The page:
(2) How about dating a widowed person? Most widows and widowers have told me they prefer to date widowed people because widowed people understand each other. An important consideration is: have they given themselves time to grieve and heal?

Twelve years ago, I published an eBook titled, “Widower Dating. Gold Mine or Mine Field?” That book addresses many issues that can arise in dating a widowed person, especially dating a widower. It’s in eBook format only and is 33 pages. The eBook costs $2.99. To read a free preview, go to www.smashwords.com and then search on “Tom Blake. Widower Dating. Gold Mine or Mine Field.” While published 12 years ago, the information remains applicable today.

Both widows and widowers have told me the book has helpful advice for them, in addition to someone who is dating a widower.

I dated a widow before I met Greta. She kept calling me “Sam,” her deceased husband’s name. I felt she hadn’t healed properly, and the relationship fizzled out.

Is it okay to date widowed people? Of course. However, early on have the discussion with him or her to ensure the person has adequately healed. It would be terrible to fall in love with someone who decides down the road that he or she hasn’t healed enough and dumps you. Ouch!

(3) And is there risk in dating a person who has never married? Perhaps they are the wisest among all senior singles. No divorce scars. But you may wisely wonder, can he or she give and be a supportive and loving partner?

Of course, they can! They wouldn’t be making themselves available if they weren’t up to the task. The more important question might be can you be a supportive and loving partner to him or her.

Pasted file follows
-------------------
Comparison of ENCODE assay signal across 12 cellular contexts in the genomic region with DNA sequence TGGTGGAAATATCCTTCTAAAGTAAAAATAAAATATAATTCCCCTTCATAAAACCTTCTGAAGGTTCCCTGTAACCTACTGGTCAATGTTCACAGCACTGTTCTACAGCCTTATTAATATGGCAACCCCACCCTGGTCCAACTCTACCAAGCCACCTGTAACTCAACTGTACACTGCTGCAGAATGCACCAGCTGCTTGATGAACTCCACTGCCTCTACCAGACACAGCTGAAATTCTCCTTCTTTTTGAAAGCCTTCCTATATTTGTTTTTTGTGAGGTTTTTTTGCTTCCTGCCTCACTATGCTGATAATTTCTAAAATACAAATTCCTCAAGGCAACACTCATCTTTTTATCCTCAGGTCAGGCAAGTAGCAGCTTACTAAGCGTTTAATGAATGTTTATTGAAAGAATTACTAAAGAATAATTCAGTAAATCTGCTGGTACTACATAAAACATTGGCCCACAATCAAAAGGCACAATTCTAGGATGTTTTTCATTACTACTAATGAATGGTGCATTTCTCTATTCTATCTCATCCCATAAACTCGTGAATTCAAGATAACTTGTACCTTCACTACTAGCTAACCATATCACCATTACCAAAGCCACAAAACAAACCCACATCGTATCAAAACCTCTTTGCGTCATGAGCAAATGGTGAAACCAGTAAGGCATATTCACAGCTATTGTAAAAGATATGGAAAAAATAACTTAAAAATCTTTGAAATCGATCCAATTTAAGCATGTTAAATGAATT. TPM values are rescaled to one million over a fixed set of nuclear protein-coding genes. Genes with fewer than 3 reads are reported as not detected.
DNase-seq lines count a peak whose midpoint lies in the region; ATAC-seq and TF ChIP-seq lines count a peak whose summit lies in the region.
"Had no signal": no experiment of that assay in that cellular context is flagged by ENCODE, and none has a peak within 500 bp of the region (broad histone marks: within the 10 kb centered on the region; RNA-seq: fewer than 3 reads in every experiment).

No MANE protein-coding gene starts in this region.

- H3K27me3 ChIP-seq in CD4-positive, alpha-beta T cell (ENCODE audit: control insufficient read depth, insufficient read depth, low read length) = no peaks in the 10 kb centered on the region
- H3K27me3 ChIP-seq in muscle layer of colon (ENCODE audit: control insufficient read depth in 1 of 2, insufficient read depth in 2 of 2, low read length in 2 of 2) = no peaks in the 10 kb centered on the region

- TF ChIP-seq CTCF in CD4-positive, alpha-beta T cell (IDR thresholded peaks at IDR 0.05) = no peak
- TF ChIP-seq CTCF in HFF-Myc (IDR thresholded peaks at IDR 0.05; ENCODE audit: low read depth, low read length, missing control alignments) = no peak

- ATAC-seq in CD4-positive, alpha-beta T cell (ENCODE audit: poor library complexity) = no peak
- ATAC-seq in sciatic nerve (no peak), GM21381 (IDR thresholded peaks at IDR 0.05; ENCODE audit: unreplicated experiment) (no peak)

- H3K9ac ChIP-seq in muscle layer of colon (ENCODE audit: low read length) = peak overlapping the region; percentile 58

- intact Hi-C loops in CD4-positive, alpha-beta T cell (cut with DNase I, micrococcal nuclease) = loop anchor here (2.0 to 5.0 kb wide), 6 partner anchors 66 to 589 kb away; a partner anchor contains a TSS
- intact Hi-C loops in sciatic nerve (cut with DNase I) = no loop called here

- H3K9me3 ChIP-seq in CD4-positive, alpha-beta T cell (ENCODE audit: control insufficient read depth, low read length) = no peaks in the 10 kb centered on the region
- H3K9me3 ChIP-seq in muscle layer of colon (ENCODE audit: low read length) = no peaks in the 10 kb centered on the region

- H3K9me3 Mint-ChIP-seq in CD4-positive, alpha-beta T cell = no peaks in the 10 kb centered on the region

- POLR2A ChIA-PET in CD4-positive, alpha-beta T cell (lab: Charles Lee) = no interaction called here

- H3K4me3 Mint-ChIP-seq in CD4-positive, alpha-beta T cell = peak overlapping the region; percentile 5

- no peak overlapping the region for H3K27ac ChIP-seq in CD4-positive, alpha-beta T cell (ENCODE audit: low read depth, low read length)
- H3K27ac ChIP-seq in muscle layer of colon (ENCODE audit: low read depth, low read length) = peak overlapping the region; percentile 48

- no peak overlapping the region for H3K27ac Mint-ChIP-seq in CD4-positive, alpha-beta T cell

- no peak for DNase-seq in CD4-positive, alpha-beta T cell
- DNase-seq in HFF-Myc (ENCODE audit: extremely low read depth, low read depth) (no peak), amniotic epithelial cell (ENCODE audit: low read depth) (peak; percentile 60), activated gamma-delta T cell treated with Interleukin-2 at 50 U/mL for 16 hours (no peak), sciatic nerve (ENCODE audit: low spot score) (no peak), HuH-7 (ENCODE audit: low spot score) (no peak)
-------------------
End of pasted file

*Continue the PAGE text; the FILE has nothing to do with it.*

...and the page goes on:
There is no right or wrong answer to these three questions. It’s up to each person individually. It’s all in the attitude. It’s all how two people interact and care for each other. And don’t think, it’s the end of the line for you because you haven’t met that significant someone yet.

End Of The Line

Coincidentally, as I was working on this eNewsletter on Memorial Day, Greta clicked on YouTube TV and the song “End of the Line,” Volume 1 played, by The Traveling Wilbury’s, featuring George Harrison, Tom Petty, Roy Orbison, and Jeff Lynne.” Incredible piece of music. Recorded in October 1988.

Orbison died on December 6, 1988, and when Volume 2 of “End of the Line” came out, the video featured a guitar sitting on an empty rocking chair, placed there to honor Orbison. Toward the end of the video, Orbison’s voice is dubbed in. Bob Dylan appeared on the Volume 2 video. I am ending today’s eNewsletter with a link to Volume 2 of “End Of The Line.” Look for the rocking chair, the subtle picture of Roy Orbison and the cameo appearance of Bob Dylan. And the messages in the song to seniors about living a full life. The video has had 99,000,000 views since being originally posted in 2016.

Widow and widower LAT relationship

On Life and Love after 50 eNewsletter – March 20, 2020
by Columnist Tom Blake
Widow and widower LAT relationship (living apart together)
Nearly half our Champs are widowed. They tell me they’d prefer meeting another widowed person because they’d both be able to relate to what the other has been through.